Justice Shirley to remain on Navajo Supreme Court

Judiciary Committee did not substantiate reasons for removal

WINDOW ROCK, Ariz. - Navajo Nation President Joe Shirley Jr. last week declined to take action to remove Navajo Nation Supreme Court Associate Justice Eleanor Shirley from the high court, stating there is no basis to do so and that such an action would be perceived as political interference by one branch of government with another.

In a memorandum to Judiciary Committee Chairman Kee Allen Begay, he noted that Justice Shirley was recommended for permanent appointment by Supreme Court Chief Justice Herb Yazzie, received numerous and overwhelmingly positive comments from members of the Navajo Nation Bar Association and others, and that the overall performance of her duties was completed in a satisfactory and irreproachable manner.

"In this case, not only do I find no basis nor justifiable reason ... for the recommendation to deny Justice Shirley a permanent appointment [to] the Navajo Nation Supreme Court, there has been no action on the part of the Committee ... to provide my Office with the requested information to substantiate its action," President Shirley said.

"The obvious conclusion for the committee not doing so is that actual grounds for such an adverse action do not exist," he continued.

On Oct. 12 the Judiciary Committee voted 4-3 on a resolution sponsored by Chairman Begay against the permanent appointment of Justice Eleanor Shirley, who has been on probationary status for two years. Removal of an Associate Justice requires a letter from the President informing her of the committee's decision.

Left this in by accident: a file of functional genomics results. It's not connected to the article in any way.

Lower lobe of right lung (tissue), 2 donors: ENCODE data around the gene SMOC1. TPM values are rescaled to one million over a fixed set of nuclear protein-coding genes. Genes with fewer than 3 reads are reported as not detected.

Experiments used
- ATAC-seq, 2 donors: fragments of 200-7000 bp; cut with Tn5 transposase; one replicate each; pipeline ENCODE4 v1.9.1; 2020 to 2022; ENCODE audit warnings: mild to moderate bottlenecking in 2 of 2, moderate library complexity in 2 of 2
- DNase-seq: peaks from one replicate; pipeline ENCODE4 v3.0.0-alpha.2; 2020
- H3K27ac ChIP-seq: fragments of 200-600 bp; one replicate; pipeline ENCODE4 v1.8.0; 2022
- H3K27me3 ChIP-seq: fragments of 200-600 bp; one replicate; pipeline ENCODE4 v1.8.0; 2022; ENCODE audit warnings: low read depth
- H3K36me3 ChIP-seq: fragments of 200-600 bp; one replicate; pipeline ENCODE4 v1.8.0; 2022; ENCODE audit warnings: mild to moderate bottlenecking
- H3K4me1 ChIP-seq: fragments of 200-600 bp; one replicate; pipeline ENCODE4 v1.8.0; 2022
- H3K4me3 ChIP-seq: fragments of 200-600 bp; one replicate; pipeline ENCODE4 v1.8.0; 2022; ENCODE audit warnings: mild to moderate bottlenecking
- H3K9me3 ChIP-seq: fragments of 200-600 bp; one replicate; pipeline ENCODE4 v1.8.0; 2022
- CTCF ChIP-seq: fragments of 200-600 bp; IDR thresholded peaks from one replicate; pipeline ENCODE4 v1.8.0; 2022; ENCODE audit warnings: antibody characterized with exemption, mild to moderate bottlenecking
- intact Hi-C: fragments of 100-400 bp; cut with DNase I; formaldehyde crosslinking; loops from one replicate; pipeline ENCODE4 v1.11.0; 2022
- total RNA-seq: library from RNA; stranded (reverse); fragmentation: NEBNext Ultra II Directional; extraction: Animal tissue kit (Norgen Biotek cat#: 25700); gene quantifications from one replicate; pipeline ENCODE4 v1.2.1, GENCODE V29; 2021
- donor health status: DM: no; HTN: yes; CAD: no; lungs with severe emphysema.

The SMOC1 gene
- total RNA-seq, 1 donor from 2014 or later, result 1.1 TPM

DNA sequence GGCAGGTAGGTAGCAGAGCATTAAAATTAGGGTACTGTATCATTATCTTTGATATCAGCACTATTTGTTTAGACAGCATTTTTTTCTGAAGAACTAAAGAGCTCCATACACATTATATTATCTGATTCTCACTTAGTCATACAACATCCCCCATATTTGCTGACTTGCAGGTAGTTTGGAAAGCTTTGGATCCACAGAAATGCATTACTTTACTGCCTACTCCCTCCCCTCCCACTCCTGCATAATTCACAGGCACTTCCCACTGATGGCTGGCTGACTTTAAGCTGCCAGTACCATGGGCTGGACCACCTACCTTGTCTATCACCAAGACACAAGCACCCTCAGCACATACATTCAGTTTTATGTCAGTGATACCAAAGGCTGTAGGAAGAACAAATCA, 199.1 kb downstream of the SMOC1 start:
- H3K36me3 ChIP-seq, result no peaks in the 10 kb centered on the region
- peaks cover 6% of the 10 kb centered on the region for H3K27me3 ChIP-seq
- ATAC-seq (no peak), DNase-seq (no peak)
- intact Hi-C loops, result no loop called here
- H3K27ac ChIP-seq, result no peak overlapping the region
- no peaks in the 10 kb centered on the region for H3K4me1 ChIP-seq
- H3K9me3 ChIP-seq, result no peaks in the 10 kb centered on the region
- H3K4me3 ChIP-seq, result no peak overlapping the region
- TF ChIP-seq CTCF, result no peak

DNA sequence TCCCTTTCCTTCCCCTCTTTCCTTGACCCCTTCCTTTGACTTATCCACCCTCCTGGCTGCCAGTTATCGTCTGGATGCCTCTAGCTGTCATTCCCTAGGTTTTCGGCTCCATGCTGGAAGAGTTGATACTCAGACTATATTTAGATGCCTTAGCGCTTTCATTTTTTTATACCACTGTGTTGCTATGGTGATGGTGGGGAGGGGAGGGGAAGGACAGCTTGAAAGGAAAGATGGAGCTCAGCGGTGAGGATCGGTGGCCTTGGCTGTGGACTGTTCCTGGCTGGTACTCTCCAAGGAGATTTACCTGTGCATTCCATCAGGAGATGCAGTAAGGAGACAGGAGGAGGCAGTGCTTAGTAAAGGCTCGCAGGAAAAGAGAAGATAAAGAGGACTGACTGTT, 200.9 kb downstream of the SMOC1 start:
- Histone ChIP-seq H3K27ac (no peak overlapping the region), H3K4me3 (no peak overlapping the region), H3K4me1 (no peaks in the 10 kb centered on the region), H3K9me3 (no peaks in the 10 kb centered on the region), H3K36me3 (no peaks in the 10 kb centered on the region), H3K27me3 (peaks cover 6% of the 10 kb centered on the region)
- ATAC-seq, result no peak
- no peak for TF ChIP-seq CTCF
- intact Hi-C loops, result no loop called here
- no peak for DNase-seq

However, on Nov. 4, the President wrote to the committee to request "verbatim transcripts of the performance evaluation hearing that took place on October 12 , and all other related hearings or meetings."

"It is important to demonstrate that valid reasons exist in order ... to remove Associate Justice Shirley," President Shirley wrote. "A statement from the Speaker's Office affirms that the Committee took this action 'despite favorable recommendations for permanent appointment.' The statement specifically cites the committee's holding Associate Justice Shirley accountable for others' actions, or lack thereof, and notes the committee based its decision on such insignificant grounds as her 'demeanor' and 'poise' before it."

President Shirley said it was his responsibility to ensure that when an action is taken to deny a permanent appointment to a probationary Associate Justice, it is consistent with the requirements of the law and based upon sufficient information, justification, and recommendations to support the adverse action.

"Removal of a Supreme Court Justice by a political body for anything less than the most serious, egregious, and justifiable cause would unavoidably be perceived as political interference with a stable and forthright Supreme Court, and a deliberate infringement upon the separation of powers among the branches," President Shirley said.

"This is particularly true given the circumstances of the past 18 months, a statement before the Court by an attorney from the Office of Legislative Counsel that threatened this adverse action, and numerous statements since by council delegates that cast suspicion on the motives for such an adverse action."

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